Etyen Mahçupyan in Karar writes that Turkey is making a mistake, assuming that it has solved the Kurdish issue after having defeated the PKK militarily in the war of the trenches, and because the Kurdish society has not come out in support of the PKK in this war. In fact, the picture is not at all that “rosy…” Where would we have been today, if the people of the region had lent support to the PKK in this, the latest phase of the insurrection? It is obvious that this would have brought with it a general war that could have spread all across the country. Let’s not forget that the reason why this popular support failed to materialize was because people found PKK’s call for a “popular war” unreasonable, and because people realized that war would cause unbearable pain. It was not because it thought highly of the government that it refrained from following the PKK. Now, what do you think will happen if the PKK one day makes a demand that does appear “reasonable and just” to the people? This is something that the state must make preparations to avoid. We need to keep in mind what is the sine qua non for a lasting and healthy solution of the Kurdish issue: a solution needs to bring with it a unity that the Kurdish people in the region believe is rightful, just and livable. If the demand for a status for the Kurdish people is not satisfied, the country will face chaos. Today, we have to see that ninety percent of the youth in the region feel an affinity with the PKK. To this, you can add the trauma caused in families after the thousands of deaths in the war during the last year. For each day, the Kurdish identity and consciousness grow stronger, and while people don’t necessarily use the same terminology as the PKK, there is nonetheless a strong popular endorsement of the demand for a “status” and an expectation that this will be realized. Turkey doesn’t have the time for wait for a new constitution. We urgently need a package for “societal unity.”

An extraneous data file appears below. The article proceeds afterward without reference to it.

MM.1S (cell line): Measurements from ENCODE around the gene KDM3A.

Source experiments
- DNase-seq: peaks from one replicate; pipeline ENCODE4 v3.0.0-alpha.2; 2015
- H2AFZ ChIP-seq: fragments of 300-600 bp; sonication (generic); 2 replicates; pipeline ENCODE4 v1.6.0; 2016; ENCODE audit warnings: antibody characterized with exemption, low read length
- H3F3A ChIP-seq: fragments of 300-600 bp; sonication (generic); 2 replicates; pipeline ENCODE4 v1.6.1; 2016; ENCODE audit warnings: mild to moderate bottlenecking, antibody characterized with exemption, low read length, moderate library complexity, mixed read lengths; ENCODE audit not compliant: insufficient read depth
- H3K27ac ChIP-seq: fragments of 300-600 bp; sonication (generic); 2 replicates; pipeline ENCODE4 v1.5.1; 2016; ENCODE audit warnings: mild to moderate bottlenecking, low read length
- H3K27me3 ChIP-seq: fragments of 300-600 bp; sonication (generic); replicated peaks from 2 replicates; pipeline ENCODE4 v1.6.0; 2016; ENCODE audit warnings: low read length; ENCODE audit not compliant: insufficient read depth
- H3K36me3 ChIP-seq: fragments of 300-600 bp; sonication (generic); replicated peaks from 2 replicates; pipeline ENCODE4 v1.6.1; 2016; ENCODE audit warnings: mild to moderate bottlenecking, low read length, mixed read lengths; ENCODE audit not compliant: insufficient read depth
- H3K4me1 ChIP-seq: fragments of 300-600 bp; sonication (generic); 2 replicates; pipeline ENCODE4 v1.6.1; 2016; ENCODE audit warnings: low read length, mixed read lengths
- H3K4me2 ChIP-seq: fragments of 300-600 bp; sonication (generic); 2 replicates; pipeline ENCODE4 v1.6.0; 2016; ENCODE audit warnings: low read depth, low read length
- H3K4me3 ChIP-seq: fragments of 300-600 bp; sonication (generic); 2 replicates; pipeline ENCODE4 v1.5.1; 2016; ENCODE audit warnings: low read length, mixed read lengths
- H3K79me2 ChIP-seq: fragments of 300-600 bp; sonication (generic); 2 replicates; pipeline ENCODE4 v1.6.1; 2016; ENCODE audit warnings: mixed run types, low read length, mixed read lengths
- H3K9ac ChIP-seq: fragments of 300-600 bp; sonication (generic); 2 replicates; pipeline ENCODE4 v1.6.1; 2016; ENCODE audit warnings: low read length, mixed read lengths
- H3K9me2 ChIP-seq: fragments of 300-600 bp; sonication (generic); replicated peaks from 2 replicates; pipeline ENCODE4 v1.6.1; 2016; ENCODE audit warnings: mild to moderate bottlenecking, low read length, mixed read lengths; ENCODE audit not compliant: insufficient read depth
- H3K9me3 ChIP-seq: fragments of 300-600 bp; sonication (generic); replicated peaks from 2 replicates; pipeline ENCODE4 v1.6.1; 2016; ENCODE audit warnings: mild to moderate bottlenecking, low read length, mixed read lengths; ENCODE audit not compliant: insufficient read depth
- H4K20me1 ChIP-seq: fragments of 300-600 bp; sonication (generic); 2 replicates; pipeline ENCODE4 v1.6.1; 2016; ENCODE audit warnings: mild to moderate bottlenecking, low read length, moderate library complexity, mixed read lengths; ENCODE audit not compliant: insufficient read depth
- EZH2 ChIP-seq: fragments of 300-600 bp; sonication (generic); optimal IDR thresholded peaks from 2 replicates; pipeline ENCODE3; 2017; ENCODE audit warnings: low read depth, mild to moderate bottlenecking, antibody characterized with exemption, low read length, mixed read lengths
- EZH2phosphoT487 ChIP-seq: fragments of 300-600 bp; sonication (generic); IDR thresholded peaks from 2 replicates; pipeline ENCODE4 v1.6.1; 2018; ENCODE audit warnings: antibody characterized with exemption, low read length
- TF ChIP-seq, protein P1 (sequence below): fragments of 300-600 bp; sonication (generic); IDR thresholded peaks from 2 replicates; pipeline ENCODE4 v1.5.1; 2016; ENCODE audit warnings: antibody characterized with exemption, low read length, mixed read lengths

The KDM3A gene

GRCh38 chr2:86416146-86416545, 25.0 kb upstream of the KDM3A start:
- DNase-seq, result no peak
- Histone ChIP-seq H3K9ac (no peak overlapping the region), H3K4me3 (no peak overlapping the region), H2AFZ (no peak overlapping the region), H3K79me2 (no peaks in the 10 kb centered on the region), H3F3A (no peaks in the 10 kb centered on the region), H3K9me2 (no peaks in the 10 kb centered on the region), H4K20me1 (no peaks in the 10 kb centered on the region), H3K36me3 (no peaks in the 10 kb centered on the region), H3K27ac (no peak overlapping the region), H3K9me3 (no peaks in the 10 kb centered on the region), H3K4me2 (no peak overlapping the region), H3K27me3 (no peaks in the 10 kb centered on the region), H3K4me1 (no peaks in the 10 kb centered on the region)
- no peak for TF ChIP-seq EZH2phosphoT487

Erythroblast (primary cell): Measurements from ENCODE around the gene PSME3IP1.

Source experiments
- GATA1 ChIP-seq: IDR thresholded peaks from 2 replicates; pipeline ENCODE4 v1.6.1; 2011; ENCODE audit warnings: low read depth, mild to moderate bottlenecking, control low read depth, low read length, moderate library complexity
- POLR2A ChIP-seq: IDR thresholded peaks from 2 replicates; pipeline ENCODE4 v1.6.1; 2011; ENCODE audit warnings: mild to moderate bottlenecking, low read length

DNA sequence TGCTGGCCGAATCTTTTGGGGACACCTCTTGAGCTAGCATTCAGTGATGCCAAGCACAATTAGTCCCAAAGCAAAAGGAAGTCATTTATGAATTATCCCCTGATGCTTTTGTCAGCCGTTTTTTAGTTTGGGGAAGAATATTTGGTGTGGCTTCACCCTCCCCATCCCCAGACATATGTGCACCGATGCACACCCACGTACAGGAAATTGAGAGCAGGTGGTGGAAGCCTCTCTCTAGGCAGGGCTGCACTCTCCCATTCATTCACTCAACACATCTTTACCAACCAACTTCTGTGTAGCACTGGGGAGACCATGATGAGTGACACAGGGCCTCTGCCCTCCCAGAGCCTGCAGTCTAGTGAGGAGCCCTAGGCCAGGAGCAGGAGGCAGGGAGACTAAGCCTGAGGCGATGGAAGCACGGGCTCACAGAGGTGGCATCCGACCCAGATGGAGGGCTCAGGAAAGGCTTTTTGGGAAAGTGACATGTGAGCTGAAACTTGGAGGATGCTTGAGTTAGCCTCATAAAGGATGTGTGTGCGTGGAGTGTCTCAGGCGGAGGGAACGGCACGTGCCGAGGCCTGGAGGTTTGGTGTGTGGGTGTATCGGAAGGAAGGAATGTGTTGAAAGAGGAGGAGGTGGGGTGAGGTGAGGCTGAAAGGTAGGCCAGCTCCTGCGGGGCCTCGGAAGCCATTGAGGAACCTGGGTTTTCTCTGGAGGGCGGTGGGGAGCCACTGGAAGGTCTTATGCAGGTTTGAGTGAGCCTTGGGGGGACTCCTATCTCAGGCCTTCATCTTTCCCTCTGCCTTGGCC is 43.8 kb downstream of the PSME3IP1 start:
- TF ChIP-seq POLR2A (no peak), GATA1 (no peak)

The Turkey Analyst is a publication of the Central Asia-Caucasus Institute & Silk Road Studies Joint Center, designed to bring authoritative analysis and news on the rapidly developing domestic and foreign policy issues in Turkey. It includes topical analysis, as well as a summary of the Turkish media debate.